Blogging has been declining. I don’t have much evidence, aside from Google trends, but it’s fairly obvious from personal experience. For example, atheist blogs used to be a huge cultural force, with big celebrities and countless indie blogs, and now it’s sort of a backwater with a few networks of marginal relevance, and a mostly dead indie space. And no other blogosphere has replaced what atheist blogging once was.
Maybe his just has to do with my personal circles? As a reality check I tried looking up the question. I learned, according to Google, that blogging is bigger than ever, and is still a great way to make money by advertising your product! Okay, so I should specify that I’m not interested in all blogs, because marketing blogs can go die in a fire. I’m talking about personal blogs, and more specifically essay blogs. Essay blogs are declining, that’s what I meant.
Essays aren’t dead though, because it is now popular to present essays in video format. The video essay is a booming genre, and I for one think it’s great, for the same reason essay blogs are great. But there are also some significant differences.
What makes blogs—and video essays—great?
More than any other form of social media, blogs encourage—or at least enable—thoughtful and effortful engagement with ideas. Much of this has to do with what I’ve called content granularity—the “size” of each chunk of content is fairly large. Compare to forums, which tend to fill with idle chatter; Twitter, whose tiny bite-sized content is the point; Tumblr, whose reblogging system drags content granularity down; Reddit, which focuses more on community contributions rather than dedicated individuals.
Video essays also come in large chunks, and often larger than blogs ever did. Popular video essayists tend to update once a month with videos nearing an hour in length. And many of those essayists treat it like a full time job, with a team backing them up. A lot of labor goes towards production and editing, but if they’re putting that much effort in they ought to also be spending time on research and writing. Obviously not every video essay is going to be great, but there are quite a lot which are very high quality.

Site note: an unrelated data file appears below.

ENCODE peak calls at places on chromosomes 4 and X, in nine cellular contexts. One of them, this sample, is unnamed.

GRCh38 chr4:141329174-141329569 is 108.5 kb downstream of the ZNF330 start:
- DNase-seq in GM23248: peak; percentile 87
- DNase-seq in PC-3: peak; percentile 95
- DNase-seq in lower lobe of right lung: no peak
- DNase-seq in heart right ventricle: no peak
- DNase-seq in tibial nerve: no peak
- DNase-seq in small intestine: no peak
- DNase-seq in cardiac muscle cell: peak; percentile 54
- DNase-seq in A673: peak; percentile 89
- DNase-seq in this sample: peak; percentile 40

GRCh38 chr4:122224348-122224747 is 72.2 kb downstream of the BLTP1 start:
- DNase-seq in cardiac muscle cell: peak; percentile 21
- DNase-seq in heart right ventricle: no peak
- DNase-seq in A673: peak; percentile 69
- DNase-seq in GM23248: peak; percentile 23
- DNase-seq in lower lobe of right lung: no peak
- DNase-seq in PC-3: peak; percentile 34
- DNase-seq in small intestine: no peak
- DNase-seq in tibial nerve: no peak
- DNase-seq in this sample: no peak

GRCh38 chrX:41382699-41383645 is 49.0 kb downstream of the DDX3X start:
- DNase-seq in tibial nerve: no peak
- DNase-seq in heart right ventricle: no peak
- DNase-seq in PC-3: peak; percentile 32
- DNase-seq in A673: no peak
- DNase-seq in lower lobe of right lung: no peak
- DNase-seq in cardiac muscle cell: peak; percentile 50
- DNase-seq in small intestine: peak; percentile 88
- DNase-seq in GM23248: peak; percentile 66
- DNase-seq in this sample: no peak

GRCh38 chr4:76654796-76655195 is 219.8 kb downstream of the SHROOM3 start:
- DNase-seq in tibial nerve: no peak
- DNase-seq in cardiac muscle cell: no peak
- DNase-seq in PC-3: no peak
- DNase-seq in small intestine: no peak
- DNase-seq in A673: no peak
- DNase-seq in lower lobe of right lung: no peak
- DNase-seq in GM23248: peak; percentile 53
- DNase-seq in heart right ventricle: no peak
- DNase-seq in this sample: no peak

So that’s why I love video essays. They don’t just offer the same deep engagement that I’ve always appreciated in blogs, they frequently beat blogs at their own game. But there are definitely other major differences between the formats.
By far the most significant difference between blogs and video essays, is that video essays make a lot more money. Some bloggers, I’m sure, make enough money to make a living, and most video essayists are not popular enough to make any significant amount of money. But from the perspective of a follower, it’s likely that many of the video essayists you watch are making money, but most of the bloggers you read are not. Many of the video essayists I follow have quit their day jobs, or have hired additional people to help.
There are definitely some advantages to this situation. The hobbyist nature of blogging makes it most attractive to financially stable people with a lot of spare time. In contrast, the potential profitability of video essays makes it more attractive to people who are in greater need of money. At the same time, producing videos is very labor intensive and extremely risky as an investment, so it’s generally not attractive to people who have better sources of income available. What I’m trying to say is that the money factor means that video essayists may come from a broader range of perspectives. I mean, we’re talking about essays, so we’re still going to get a lot of overeducated geeks. But I find it interesting how many popular video essayists have backgrounds with a lot of education as well as financial troubles.
Of course, there’s a dark side as well. For every successful YouTuber, there are surely countless others with ambitions but no such luck; video essays are built upon the backs of their broken dreams. It constrains essayists to talking about things that won’t chase away their audience, or demonetize their videos. And as jobs go, making videos for YouTube sounds like a shitty one.